During the Passover Seder, we’re instructed to feel as though we ourselves were slaves in Egypt, liberated by God’s outstretched arm. I’ve always loved this particular injunction for its ardent commitment to the power of storytelling—I like to imagine all the Jews taking a giant, kvetchy carpet ride together through history, playing the world’s biggest game of make-believe.

But it’s also an audaciously ambitious conceit, especially for children: First, you have to consider an event that supposedly occurred thousands of years ago, then you have to empathize with the major characters, contemplate God’s wrath against the Egyptians, take a deep dive into collective Jewish memory, and assimilate the story of Exodus into your religious and ethnic identity. It takes a kind of delusional barroom swagger to tell your readers, “No, dude, this story is so amazing you will literally become a slave in Egypt.”

For the privileged millennial attendees of Jewish day schools in the 1980s and ’90s—including me, growing up in Melbourne—this process of cultural transmission took many forms: We colored in pyramids and burning bushes, learned the story of Exodus in chumash class, practiced reading the haggadah out loud. For a few years in primary school I attended “model Seder” in the gym, where we twisted our tongues around “Chad Gadya” and ate from tiny plastic plates filled with charoset, egg, lettuce, and matzo. In grade three I was so anxious about getting “Ma Nishtana” right that I actually practiced singing it walking to and from school. The burden of Jewish continuity weighed heavily.

But nothing in my Passover education was as memorable or as delightful as The Animated Haggadah, a 25-minute claymation film shown to us every year, often more than once (“approximately 800 times,” quipped a friend on Facebook) in the weeks leading up to the holiday. It was produced in 1986 by Scopus Films with support from the Gesher Foundation, and directed by the renowned Israeli animator Rony Oren, who now teaches at Jerusalem’s Bezalel Academy.

I don’t quite know where to begin my description of the movie, because every frame is so visually and narratively rich that it boggles my mind, even now: We meet the protagonist, Danny (“a charming, red-headed, and slightly troublemaking 12-year-old”) at the beginning of his family’s Seder, but we’re soon magically transported to ancient Egypt, where Pharaoh and his evil henchmen, dressed in lime green, are fashioned after Nazis, replete with Hitler mustaches and Brownshirt-style armbands. The plagues are rendered in plasticine horror—the aesthetic is Munch’s “Scream” meets Chagall meets Where the Wild Things Are—to a gruesome soundtrack of popping boils, scurrying animals, and piercing human screams. It’s creepy AF, as the kids say today, and also completely wacky and enchanting. I loved it so much I asked family friends in Israel to send me a copy of the VHS tape, and I’d watch it at home year round. My cousin Sophie, six years my junior, had a copy of the accompanying print haggadah that I coveted well into my teens. (This is definitely my nerdiest Internet confession to date.)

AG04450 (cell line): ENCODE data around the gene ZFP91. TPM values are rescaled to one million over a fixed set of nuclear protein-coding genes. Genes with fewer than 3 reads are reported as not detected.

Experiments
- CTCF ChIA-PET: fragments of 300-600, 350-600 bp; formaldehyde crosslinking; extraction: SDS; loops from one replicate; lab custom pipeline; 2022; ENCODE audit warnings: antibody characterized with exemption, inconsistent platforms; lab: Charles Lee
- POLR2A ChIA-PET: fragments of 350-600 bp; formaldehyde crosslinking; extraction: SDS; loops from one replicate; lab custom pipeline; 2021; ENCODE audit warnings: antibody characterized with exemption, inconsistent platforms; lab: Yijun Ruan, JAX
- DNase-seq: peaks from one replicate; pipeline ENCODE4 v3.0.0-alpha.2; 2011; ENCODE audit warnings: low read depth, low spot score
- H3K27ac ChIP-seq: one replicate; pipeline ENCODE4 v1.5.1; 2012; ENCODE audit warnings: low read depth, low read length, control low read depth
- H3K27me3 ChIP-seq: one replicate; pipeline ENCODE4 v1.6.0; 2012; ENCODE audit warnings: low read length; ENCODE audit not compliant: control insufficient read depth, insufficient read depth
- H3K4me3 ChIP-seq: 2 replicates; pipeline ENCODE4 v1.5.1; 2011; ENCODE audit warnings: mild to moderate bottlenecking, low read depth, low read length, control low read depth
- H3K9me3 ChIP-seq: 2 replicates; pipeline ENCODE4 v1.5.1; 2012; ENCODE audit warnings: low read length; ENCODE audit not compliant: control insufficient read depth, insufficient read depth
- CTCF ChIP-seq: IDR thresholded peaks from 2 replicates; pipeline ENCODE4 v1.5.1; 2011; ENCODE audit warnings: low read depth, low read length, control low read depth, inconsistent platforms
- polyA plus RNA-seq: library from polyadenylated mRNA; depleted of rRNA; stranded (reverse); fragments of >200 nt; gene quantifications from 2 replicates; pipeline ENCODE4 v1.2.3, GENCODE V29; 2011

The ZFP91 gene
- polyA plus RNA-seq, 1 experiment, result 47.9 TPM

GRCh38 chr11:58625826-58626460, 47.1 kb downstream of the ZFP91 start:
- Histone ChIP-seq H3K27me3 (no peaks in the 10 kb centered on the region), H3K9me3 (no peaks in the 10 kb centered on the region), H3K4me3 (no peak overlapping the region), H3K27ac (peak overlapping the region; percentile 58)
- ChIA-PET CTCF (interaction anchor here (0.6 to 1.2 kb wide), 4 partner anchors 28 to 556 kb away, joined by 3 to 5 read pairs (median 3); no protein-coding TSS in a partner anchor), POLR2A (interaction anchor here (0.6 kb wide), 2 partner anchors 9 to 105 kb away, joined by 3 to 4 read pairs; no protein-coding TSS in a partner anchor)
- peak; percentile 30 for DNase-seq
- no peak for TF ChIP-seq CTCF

This year—the 30th anniversary of the film’s release—I was determined to track down The Animated Haggadah and watch it again. The VHS tape had long disappeared from my parents’ house, and it had been at least 17 years since I’d last seen the film. I didn’t think a decent digital version would be that hard to find—after all, the Internet is a repository of millennial nostalgia—but it turned out to be completely elusive. The DVD was out of stock with the American distributors, and neither the production company nor the director’s website offered any leads. I found a downloadable file on what appeared to be the American distributor’s old website, but the video was so small and grainy it was basically unwatchable. Amazon, eBay, Judaica stores in the U.S.: nope, nope, nope. A Christian bookstore in Jerusalem seemed to be a promising lead for a day, but when the owner checked the inventory after Shabbat he informed me that they were, indeed, out of stock. A librarian at Hebrew Union College in New York told me he could get the tape from their L.A. campus, but I’d need to bring a VHS player into the library to watch it, because they didn’t have one. Because it is 2016.

After this period of fruitless enquiry, I finally posted the trailer to my Facebook feed (“help a Jewess out,” I pleaded) and was immediately inundated with responses from friends. It seemed that every person who attended a Jewish elementary school or Hebrew school between 1986 and 2006 had seen the film and loved it (though a few mentioned that they found it terrifying). Friends from Australia, the U.S., Canada, Israel, and the former Soviet Union all recognized the iconic imagery and music; some could even quote their favorite lines—a true signifier of cult status. Within 24 hours I’d acquired the footage from an unnamed, but evidently well-connected source in New Jersey, via Tablet contributor Michael Orbach. It was all a bit cloak and dagger—apparently my source had dubbed the English narration over a Portuguese version of the film (it was translated into seven languages)—but I didn’t ask any questions. I just sat down and watched the movie three times in a row.

Reader, it wasn’t as good as I remembered. It was better. All the jokes and references that went over my head as a kid—the amusing little Easter eggs (LOL) buried for the grown-ups—were a revelation. The interior of Danny’s home looks like the set of a Neil Simon play, with some subtle mid-’80s Squid and the Whale vibes. Danny explains that his grandfather performs the “traditional role of kindly old reader” at the Seder, while his father is “resistant.” (“Say more!” I yelled at the screen.) Like most kids on Passover, Danny’s a little bored and grumpy, but also curious about the weird rituals, foods, and stories being shared around the table. The entire story takes place in the liminal state between Danny’s imagination and the actual Seder proceedings happening in the room—this narrative device allows him to transport himself and his family (and the viewer) into ancient Egypt.